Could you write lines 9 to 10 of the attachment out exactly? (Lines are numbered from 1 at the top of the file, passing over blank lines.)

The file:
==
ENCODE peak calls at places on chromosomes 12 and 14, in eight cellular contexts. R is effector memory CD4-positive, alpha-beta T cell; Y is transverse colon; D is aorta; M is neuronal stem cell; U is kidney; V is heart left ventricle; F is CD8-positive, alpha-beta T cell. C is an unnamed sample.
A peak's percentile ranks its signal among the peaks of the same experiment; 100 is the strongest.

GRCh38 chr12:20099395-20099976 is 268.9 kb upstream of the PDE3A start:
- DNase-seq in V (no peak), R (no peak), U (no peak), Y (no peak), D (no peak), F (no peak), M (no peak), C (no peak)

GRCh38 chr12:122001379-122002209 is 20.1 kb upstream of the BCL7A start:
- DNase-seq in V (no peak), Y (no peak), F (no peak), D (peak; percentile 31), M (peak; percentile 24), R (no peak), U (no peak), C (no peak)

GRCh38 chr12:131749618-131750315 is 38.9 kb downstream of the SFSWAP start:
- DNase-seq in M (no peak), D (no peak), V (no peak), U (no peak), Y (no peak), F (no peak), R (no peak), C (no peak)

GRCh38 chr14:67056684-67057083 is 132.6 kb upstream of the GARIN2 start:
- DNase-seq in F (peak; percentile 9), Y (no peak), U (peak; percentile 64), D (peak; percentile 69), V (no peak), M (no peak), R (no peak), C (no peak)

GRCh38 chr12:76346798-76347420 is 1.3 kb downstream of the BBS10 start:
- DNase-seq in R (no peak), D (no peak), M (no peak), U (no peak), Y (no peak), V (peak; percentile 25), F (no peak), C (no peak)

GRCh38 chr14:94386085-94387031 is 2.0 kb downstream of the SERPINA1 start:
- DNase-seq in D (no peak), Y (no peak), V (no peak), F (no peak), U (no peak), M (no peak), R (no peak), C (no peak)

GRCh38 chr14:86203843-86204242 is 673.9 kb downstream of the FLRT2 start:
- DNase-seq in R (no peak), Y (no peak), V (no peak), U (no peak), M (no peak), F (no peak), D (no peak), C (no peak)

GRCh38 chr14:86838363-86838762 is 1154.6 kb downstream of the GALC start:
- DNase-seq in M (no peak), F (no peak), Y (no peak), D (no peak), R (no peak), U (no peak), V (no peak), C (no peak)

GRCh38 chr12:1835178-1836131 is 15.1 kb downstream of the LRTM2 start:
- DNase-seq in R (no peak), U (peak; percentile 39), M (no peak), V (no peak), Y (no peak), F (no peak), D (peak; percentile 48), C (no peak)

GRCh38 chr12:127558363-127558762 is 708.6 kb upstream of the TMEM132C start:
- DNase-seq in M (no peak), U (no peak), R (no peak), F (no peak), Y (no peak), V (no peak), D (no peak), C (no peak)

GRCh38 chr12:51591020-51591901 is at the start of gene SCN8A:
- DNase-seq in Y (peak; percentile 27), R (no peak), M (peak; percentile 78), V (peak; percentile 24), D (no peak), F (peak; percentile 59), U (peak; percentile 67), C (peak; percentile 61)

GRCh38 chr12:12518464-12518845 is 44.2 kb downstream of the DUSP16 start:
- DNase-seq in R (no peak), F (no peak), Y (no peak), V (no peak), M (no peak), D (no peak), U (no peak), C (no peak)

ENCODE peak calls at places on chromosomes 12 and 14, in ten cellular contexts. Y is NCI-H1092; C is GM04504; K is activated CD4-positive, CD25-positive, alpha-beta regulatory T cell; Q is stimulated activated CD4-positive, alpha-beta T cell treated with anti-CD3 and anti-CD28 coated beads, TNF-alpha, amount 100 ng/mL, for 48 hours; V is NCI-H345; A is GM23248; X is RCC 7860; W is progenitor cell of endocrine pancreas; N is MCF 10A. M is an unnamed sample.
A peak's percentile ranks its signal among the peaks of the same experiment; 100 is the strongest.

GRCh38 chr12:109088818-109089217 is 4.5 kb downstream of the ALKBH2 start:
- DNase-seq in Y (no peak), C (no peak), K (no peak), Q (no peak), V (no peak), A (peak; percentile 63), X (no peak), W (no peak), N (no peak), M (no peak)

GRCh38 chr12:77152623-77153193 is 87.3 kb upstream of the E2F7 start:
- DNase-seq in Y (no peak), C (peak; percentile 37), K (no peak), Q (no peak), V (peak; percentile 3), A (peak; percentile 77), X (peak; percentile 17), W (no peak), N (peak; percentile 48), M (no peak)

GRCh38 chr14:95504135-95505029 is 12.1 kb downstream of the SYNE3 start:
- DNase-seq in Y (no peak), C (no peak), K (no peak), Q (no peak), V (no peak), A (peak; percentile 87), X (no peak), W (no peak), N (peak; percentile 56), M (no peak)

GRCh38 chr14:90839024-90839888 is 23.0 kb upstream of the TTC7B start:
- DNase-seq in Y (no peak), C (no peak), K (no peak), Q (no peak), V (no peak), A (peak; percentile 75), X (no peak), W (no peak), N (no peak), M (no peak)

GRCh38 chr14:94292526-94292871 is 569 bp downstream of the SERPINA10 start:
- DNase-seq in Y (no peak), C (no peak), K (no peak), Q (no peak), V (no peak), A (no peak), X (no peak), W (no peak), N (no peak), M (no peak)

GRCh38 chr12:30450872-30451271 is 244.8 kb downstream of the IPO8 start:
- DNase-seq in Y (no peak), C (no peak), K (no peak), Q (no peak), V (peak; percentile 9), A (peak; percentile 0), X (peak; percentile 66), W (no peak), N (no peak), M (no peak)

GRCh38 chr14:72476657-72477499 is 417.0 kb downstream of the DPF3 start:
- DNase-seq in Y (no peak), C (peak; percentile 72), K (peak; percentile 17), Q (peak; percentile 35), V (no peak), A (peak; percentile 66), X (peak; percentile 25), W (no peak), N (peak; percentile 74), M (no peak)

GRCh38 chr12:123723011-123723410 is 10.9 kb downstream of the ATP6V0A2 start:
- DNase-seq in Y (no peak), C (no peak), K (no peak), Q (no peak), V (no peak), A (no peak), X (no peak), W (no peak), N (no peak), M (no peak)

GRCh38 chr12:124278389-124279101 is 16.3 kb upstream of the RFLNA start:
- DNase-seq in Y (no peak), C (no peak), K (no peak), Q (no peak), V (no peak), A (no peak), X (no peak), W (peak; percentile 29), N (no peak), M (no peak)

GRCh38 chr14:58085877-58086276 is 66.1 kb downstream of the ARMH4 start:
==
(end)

GRCh38 chr14:67056684-67057083 is 132.6 kb upstream of the GARIN2 start:
- DNase-seq in F (peak; percentile 9), Y (no peak), U (peak; percentile 64), D (peak; percentile 69), V (no peak), M (no peak), R (no peak), C (no peak)